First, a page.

the past few weeks

  • djt was elected president
  • i participated in 32 hours of training with tactical tech and mozilla leading up to working in the glass room, an exhibition and workshop space i’m so excited about
  • the tisch restroom policy committee met to start drafting a statement and signage plan for gender-neutral bathrooms throughout the building. it’s been heartening to work with professors and administrators who care about making tisch work for their trans and gender non-conforming students and colleagues.
  • i saw anna deveare smith’s tremendous show, notes from the field. trying to channel her generosity and energy the next four years++

fixing a bug in p5 textAlign()

lauren flagged this textAlign() bug as beginner-level, so i started digging into it. the problem was that you couldn’t center more than one line of text vertically within a bounding box. the textAlign() function would only center the block of text in relation to the first line—so the first line would be centered vertically, but the rest would be off. you can see what i mean in the video below.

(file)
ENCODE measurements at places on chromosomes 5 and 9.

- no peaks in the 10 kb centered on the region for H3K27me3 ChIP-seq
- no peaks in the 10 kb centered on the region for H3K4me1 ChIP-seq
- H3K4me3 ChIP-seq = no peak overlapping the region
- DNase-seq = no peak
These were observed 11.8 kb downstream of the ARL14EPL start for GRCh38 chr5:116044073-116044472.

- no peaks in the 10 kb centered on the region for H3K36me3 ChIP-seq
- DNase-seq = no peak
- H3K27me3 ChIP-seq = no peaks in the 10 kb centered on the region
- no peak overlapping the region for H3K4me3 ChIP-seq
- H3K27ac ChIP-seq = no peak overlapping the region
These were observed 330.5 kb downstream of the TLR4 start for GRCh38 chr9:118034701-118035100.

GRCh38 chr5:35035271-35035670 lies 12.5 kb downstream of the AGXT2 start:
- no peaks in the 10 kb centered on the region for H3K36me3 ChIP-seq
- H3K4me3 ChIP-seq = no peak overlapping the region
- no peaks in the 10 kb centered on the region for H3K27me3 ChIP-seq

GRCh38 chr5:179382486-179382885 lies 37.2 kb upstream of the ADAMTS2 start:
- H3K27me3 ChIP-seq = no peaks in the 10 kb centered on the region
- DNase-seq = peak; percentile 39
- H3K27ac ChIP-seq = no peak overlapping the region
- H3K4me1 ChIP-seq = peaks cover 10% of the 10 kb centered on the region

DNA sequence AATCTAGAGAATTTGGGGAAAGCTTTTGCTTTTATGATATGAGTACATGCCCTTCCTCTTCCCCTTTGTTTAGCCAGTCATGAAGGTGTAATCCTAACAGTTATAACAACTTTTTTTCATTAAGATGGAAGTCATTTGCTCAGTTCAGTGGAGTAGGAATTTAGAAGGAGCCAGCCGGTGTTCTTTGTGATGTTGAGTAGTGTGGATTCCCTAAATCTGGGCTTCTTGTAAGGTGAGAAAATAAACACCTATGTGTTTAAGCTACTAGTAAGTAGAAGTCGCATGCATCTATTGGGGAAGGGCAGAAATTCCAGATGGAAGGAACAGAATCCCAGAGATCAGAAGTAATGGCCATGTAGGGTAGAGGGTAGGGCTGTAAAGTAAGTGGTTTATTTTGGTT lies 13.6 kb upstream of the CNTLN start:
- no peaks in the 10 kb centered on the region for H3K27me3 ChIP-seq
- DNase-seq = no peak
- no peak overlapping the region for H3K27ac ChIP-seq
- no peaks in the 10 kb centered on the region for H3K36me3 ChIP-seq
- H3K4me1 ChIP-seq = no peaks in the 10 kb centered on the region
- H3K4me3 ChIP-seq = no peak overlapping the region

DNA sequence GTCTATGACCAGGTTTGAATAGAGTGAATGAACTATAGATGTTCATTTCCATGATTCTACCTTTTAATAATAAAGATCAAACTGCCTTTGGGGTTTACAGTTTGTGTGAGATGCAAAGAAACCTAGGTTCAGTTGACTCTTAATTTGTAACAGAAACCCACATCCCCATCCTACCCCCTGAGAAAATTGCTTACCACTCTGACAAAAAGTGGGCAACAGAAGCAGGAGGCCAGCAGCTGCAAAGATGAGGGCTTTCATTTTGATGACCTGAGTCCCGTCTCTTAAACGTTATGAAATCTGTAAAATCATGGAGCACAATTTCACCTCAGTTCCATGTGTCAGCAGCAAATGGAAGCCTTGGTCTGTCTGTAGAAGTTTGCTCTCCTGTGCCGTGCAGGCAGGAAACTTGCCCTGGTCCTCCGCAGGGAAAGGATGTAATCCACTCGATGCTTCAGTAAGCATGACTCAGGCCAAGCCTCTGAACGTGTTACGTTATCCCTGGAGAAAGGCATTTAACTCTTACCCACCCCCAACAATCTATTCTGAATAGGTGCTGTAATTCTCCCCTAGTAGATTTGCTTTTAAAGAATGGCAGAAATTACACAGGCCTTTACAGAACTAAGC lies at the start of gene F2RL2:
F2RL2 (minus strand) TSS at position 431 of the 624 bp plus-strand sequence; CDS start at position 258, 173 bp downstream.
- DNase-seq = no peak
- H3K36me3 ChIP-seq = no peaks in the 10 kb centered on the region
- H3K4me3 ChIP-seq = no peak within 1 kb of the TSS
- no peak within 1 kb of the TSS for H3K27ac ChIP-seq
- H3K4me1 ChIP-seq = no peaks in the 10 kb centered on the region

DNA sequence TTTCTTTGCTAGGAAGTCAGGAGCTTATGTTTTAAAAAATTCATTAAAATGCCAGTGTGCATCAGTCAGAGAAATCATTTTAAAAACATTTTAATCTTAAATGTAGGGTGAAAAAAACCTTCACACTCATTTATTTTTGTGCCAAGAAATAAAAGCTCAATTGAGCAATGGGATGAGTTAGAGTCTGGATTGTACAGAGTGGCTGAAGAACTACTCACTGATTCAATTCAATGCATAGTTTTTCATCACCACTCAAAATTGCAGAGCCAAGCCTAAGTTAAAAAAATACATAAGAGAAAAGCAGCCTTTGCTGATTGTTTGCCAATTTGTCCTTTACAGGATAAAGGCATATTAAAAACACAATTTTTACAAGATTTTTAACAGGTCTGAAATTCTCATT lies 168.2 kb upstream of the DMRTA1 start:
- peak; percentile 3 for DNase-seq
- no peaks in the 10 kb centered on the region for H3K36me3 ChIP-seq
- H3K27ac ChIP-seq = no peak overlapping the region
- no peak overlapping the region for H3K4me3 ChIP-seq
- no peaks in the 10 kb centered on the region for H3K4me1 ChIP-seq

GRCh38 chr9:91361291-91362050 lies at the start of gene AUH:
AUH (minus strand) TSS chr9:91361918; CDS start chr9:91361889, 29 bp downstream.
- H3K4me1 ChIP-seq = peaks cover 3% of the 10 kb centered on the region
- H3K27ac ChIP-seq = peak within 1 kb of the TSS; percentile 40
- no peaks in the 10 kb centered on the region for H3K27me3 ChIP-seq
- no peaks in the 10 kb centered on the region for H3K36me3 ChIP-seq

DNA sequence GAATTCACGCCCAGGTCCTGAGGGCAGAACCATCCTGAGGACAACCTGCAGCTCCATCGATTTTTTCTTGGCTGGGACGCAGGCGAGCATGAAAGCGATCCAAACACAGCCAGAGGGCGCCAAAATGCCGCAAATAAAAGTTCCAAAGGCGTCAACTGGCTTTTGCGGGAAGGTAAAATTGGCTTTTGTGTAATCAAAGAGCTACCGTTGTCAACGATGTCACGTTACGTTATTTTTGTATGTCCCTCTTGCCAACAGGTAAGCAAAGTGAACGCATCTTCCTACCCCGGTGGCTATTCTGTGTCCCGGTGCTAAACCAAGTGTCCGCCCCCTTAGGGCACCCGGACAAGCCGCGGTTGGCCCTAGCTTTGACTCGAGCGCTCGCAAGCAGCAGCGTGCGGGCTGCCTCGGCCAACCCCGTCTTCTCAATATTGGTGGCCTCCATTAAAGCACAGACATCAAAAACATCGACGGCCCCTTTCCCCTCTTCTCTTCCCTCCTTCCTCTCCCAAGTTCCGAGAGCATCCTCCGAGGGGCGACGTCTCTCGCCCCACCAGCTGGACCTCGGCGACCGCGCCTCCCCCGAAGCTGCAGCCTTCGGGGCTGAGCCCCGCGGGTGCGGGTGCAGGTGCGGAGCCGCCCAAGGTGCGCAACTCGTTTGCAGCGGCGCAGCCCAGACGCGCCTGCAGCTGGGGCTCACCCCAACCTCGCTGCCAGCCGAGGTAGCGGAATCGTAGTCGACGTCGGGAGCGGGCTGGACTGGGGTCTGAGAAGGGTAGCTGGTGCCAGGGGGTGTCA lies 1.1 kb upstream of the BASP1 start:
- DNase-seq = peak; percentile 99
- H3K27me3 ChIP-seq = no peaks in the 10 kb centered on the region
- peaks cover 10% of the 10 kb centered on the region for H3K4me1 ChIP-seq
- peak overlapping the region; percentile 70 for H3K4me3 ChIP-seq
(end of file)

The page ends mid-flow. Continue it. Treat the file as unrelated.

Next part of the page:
riveting silent film of working on a p5.js bug

solution

to find the problem, i had to dig around in different parts of the p5.js file—doing ctrl + f “renderText” and “finalMaxHeight” and “Renderer2D” etc. to see how all the functions and constants were connected/talking to each other. eventually, i narrowed it down to this little else{} section of the textAlign() function. previously, this.renderText didn’t account for any offset you need with more than one line of text. so lauren helped me think through the math and we created the variable, offset.